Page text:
Work at Port Newark helps ease supply chain crisis
Improvements to Port Newark has made it possible for cargo ships to travel straight to New Jersey for timely unloading - bypassing the backlog in Los Angeles - and creating some improvement in the supply chain crisis.
'It is anything but a direct line from China to New Jersey. And yet a ship leaving China today can save itself nearly two weeks total time by logging thousands of additional miles and coming here,' says Gov. Phil Murphy.
That's because unlike on the West Coast, there is no line of ships waiting to anchor and unload, which means you'll get your gifts sooner.
The port is operating 24/7 to unload the ships and move the cargo to trucks for delivery to warehouses.
'The Bayonne Bridge has been raised allowing for larger ships, the port and berths have been dredged. And there are ship-to-shore cranes which rise 130 feet into the air. With four cranes to a ship, it makes for fast work,' says Bethann Rooney, deputy director with the Port Department.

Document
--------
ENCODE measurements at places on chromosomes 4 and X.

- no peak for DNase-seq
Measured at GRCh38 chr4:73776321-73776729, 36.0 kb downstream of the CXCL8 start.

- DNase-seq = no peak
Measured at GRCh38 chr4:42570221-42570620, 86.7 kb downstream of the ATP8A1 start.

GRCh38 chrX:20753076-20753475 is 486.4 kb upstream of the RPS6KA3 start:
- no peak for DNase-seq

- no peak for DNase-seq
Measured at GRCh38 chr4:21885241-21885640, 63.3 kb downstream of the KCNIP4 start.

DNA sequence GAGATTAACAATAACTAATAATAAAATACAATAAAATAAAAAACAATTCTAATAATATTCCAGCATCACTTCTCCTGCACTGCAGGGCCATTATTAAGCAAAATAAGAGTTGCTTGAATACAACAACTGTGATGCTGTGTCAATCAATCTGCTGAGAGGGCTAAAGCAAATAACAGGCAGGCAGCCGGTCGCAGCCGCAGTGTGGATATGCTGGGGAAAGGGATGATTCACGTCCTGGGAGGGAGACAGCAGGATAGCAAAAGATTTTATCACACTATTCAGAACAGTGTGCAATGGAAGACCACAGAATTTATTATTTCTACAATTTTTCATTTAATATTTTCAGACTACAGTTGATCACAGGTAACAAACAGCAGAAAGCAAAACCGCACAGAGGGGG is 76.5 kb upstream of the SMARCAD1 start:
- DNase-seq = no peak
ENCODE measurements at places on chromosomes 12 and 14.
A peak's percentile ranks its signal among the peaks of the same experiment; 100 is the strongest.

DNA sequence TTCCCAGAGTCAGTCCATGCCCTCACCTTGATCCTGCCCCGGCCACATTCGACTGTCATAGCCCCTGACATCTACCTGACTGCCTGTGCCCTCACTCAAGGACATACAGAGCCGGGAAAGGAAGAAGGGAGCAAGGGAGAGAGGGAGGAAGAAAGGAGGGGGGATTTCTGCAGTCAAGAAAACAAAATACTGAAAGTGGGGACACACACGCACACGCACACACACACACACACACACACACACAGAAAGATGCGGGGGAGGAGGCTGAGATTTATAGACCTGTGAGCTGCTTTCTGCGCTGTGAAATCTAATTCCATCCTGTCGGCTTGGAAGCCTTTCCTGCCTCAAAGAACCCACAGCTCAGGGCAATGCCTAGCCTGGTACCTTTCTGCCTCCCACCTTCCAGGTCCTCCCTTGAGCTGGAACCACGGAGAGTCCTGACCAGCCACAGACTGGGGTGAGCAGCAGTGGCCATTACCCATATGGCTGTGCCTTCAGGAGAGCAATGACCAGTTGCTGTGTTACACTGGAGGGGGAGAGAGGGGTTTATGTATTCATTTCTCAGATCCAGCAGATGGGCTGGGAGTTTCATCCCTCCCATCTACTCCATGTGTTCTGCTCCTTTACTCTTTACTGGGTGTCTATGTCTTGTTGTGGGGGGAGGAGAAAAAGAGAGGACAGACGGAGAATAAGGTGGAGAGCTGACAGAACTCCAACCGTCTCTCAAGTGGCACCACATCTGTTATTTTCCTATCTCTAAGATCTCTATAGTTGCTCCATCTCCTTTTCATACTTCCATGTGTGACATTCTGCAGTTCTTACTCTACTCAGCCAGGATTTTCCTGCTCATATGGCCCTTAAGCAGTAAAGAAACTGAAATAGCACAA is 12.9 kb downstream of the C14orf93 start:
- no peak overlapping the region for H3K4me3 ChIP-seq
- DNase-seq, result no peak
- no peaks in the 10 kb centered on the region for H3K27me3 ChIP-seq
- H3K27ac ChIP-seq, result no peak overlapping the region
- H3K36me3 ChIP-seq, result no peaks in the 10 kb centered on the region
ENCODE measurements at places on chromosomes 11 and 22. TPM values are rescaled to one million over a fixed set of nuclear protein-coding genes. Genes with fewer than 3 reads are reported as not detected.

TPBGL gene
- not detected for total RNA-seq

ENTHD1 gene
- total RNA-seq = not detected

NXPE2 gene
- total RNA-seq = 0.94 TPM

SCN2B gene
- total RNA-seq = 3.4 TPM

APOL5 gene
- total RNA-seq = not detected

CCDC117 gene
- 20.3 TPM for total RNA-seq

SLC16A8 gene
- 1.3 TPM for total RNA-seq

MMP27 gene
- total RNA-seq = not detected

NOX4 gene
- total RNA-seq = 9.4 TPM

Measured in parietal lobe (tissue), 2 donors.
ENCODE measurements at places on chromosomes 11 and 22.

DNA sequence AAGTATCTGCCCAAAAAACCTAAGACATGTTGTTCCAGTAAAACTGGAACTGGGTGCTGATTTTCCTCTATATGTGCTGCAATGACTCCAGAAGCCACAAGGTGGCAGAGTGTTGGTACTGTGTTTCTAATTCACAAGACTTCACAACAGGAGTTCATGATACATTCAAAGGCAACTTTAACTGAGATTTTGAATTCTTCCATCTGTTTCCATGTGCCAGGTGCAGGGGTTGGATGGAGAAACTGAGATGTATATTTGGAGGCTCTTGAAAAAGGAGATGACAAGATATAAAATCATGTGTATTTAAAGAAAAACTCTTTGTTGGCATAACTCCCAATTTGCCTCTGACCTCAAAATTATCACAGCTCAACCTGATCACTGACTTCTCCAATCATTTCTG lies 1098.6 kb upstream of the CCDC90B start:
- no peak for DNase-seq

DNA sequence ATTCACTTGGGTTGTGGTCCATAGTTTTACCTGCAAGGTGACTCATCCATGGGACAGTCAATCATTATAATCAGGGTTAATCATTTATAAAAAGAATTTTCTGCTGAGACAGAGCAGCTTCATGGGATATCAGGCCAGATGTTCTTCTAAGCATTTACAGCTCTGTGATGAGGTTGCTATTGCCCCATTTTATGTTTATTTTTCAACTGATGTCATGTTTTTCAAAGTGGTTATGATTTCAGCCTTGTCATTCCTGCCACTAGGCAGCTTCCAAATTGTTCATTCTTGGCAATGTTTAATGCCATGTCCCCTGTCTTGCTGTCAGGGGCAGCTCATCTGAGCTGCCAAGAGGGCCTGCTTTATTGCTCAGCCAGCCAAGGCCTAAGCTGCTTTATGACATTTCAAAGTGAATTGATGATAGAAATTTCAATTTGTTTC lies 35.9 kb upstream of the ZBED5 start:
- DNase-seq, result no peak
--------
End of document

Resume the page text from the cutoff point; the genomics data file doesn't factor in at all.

The ships coming in hold about 12,000 containers - 65% will be offloaded within 48 hours. That ship will then move down the East Coast making room for the next ship to move in.
In spite of a national truck driver shortage, trucks are constantly moving out of the port. The delays are being shifted to the warehouses where containers are stored.
Gov. Murphy says a plan is in place to widen the Turnpike around the port to assist with the flow of trucks to get the cargo to warehouses